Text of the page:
In a statement released after Barrett’s nomination was announced, Biden cited the Trump administration’s push to have the Supreme Court scrap the Affordable Care Act, known as Obamacare, and cited Barrett’s past comments critiquing the court’s 2012 ruling upholding the law.
“If President Trump has his way, complications from COVID-19, like lung scarring and heart damage, could become the next deniable pre-existing condition,” Biden said.
It appears Republicans will have the votes they need. Two moderate Republican senators, Susan Collins of Maine and Lisa Murkowski of Alaska, came out in opposition to holding a vote, but failed to attract other defectors. McConnell needs just 50 of the Senate’s 53 Republicans to stay in line, given Vice President Mike Pence’s ability to cast a tie breaking vote.
Any selection Trump could have made was likely to be contentious, but Barrett could prove especially so.
Barrett, whom Trump appointed to the 7th U.S. Circuit Court of Appeals, has already started to spur a cultural battle over the place of religion on the high court, and the future of abortion rights in the United States.
Democrats are worried that Barrett’s deeply held Catholic faith will bias her in cases that could cause the court to revisit Roe v. Wade, the landmark 1973 case that legalized abortion.
They have pointed to Barrett’s comments to students suggesting that their legal careers were a means to “building the kingdom of God,” and a 1998 paper in which Barrett explored whether orthodox Catholic judges should recuse themselves from cases concerning the death penalty. In the paper, Barrett referred to aborted fetuses as “unborn victims.”
Barrett wrote in the article, co-authored with a professor while in law school, that the Catholic church’s opposition to the death penalty provided a reason for federal judges to recuse themselves in capital cases. She wrote that the same logic did not apply to abortion or euthanasia.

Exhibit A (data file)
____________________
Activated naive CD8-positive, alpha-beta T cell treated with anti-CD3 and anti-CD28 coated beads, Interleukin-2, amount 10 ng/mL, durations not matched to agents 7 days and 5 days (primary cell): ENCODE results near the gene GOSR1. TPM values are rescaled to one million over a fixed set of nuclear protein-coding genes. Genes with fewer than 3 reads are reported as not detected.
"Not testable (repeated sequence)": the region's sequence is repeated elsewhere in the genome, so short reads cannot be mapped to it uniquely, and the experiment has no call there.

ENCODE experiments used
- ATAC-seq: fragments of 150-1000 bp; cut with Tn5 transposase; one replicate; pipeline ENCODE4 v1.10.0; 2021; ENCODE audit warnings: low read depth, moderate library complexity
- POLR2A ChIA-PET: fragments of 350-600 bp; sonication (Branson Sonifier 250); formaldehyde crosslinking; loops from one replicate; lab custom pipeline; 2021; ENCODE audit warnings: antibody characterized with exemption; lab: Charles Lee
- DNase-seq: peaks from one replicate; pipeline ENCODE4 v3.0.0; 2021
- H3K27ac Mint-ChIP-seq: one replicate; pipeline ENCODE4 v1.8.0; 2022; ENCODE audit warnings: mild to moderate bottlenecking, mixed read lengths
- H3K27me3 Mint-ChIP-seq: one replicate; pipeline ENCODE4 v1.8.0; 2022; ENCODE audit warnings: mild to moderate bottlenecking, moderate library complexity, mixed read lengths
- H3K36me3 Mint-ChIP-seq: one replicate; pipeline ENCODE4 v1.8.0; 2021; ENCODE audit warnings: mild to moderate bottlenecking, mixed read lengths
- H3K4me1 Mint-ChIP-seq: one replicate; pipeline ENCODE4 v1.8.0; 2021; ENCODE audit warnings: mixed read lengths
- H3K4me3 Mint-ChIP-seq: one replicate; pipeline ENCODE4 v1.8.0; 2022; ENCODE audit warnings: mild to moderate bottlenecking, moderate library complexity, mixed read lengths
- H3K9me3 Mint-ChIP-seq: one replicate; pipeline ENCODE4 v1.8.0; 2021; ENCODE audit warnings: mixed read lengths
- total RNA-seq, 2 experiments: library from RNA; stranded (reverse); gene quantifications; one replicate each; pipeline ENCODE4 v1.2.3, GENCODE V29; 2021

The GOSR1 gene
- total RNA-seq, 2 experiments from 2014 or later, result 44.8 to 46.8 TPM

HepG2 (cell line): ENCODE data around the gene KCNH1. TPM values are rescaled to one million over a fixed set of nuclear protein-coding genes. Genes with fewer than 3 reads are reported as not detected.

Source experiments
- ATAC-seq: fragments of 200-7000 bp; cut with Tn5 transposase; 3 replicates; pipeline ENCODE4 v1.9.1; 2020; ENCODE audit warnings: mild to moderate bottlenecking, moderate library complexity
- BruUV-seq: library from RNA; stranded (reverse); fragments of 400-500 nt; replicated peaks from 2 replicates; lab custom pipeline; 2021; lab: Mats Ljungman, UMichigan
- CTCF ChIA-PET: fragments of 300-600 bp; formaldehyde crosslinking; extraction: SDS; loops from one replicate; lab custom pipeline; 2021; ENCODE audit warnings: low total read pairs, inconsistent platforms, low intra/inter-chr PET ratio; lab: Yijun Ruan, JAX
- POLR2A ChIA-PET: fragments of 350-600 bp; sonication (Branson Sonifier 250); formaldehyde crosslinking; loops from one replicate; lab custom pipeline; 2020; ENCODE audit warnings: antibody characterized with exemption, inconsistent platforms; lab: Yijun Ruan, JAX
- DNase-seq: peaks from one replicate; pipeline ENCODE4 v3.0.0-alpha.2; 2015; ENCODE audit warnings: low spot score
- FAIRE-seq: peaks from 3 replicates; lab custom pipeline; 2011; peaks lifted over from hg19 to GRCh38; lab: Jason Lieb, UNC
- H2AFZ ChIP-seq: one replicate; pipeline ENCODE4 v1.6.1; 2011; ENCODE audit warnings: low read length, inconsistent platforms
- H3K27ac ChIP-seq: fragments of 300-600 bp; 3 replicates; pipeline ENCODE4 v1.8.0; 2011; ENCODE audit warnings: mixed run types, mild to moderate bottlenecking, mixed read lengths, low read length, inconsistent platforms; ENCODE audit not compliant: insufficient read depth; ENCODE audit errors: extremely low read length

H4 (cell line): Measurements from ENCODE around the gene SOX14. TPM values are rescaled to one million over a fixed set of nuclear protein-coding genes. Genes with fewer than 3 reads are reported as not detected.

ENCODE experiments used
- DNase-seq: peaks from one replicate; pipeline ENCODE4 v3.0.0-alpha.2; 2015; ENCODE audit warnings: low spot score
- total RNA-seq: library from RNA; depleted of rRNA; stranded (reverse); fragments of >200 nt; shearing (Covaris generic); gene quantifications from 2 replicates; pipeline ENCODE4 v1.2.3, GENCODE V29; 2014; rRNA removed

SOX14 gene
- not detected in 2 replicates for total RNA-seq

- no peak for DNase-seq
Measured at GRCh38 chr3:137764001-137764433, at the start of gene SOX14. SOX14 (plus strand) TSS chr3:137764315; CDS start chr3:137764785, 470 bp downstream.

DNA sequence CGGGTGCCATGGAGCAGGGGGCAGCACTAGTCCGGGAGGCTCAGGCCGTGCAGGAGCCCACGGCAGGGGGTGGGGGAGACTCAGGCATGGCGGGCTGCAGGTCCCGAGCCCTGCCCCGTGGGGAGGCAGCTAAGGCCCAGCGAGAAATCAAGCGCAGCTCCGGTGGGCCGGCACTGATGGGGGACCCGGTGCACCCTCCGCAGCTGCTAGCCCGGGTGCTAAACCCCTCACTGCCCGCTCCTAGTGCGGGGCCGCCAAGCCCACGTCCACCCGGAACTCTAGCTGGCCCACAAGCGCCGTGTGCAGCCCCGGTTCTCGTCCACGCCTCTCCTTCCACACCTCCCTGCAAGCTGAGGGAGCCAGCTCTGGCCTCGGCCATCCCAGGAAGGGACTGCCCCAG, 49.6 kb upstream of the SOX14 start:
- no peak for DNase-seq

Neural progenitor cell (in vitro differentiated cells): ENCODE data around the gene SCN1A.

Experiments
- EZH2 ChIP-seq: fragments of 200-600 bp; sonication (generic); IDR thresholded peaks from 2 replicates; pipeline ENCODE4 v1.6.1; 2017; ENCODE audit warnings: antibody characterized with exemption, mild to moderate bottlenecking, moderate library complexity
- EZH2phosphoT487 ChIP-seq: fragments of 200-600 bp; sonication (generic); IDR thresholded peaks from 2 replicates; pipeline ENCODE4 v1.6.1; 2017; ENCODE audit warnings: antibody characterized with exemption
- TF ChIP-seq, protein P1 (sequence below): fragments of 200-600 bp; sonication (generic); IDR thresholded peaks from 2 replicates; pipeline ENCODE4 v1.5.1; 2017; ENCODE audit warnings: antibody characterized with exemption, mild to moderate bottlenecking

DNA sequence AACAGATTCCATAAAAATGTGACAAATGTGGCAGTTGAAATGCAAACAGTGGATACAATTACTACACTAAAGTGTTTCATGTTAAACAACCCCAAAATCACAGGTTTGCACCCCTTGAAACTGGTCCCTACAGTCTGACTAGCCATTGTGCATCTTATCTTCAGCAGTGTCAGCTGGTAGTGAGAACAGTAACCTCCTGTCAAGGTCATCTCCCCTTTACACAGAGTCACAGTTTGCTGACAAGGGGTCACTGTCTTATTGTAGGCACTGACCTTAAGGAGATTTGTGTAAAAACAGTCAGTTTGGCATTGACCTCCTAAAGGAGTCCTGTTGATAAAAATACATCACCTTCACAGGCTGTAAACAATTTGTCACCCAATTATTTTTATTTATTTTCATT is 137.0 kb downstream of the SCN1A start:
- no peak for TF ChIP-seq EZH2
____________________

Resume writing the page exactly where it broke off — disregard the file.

“We might distinguish between executing criminals and killing the aged and the unborn in this way: criminals deserve punishment for their crimes; aged and unborn victims are innocent,” she wrote.
Meanwhile, Barrett’s path to confirmation is bolstered by support among social conservatives, who accuse Democrats of attempting to put a “religious test” in the way of the Supreme Court vacancy.
Barrett has only considered two cases touching on abortion as a federal appeals court judge, in both cases voting to reconsider rulings that struck down abortion restrictions.
In both appeals, Barrett signed onto opinions authored by another judge, rather than independently outlining her thinking, making an assessment of her abortion jurisprudence more complicated.
If confirmed, Barrett will be the youngest member of the Supreme Court. Her confirmation would make Trump the fist president to name three appointees to the bench since Ronald Reagan.
Hearings are expected to begin Oct. 12, which would be the fastest an associate justice nominee has gotten a hearing since the retired Justice Anthony Kennedy was nominated in 1987.
Trump joked that the confirmation will be “extremely noncontroversial.”
“We said that the last time, didn’t we,” he said.
Liberal groups immediately criticized Barrett’s nomination.